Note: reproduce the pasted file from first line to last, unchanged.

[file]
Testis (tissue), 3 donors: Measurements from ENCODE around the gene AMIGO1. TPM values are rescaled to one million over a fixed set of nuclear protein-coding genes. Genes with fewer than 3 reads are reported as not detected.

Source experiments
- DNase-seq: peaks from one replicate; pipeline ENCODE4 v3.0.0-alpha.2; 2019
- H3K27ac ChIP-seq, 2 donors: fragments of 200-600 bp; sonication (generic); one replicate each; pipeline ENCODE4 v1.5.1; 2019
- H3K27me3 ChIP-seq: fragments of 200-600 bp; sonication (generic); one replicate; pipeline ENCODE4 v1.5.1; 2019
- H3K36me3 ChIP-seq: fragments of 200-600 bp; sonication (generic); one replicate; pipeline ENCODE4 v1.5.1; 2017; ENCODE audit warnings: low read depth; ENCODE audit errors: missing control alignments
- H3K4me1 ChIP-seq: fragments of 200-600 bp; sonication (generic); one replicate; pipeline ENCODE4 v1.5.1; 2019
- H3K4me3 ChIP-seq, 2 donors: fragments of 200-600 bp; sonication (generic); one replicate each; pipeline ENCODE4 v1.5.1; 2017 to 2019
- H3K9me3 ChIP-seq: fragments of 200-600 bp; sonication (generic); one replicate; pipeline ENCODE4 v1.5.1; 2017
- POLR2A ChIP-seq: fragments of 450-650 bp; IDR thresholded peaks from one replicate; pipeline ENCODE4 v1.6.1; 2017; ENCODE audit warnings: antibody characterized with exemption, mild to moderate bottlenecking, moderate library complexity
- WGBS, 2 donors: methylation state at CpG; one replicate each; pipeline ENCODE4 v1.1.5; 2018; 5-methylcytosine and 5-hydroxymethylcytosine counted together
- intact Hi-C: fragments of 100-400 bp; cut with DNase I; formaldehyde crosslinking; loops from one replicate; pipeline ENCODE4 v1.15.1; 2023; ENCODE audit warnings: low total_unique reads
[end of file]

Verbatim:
Testis (tissue), 3 donors: Measurements from ENCODE around the gene AMIGO1. TPM values are rescaled to one million over a fixed set of nuclear protein-coding genes. Genes with fewer than 3 reads are reported as not detected.

Source experiments
- DNase-seq: peaks from one replicate; pipeline ENCODE4 v3.0.0-alpha.2; 2019
- H3K27ac ChIP-seq, 2 donors: fragments of 200-600 bp; sonication (generic); one replicate each; pipeline ENCODE4 v1.5.1; 2019
- H3K27me3 ChIP-seq: fragments of 200-600 bp; sonication (generic); one replicate; pipeline ENCODE4 v1.5.1; 2019
- H3K36me3 ChIP-seq: fragments of 200-600 bp; sonication (generic); one replicate; pipeline ENCODE4 v1.5.1; 2017; ENCODE audit warnings: low read depth; ENCODE audit errors: missing control alignments
- H3K4me1 ChIP-seq: fragments of 200-600 bp; sonication (generic); one replicate; pipeline ENCODE4 v1.5.1; 2019
- H3K4me3 ChIP-seq, 2 donors: fragments of 200-600 bp; sonication (generic); one replicate each; pipeline ENCODE4 v1.5.1; 2017 to 2019
- H3K9me3 ChIP-seq: fragments of 200-600 bp; sonication (generic); one replicate; pipeline ENCODE4 v1.5.1; 2017
- POLR2A ChIP-seq: fragments of 450-650 bp; IDR thresholded peaks from one replicate; pipeline ENCODE4 v1.6.1; 2017; ENCODE audit warnings: antibody characterized with exemption, mild to moderate bottlenecking, moderate library complexity
- WGBS, 2 donors: methylation state at CpG; one replicate each; pipeline ENCODE4 v1.1.5; 2018; 5-methylcytosine and 5-hydroxymethylcytosine counted together
- intact Hi-C: fragments of 100-400 bp; cut with DNase I; formaldehyde crosslinking; loops from one replicate; pipeline ENCODE4 v1.15.1; 2023; ENCODE audit warnings: low total_unique reads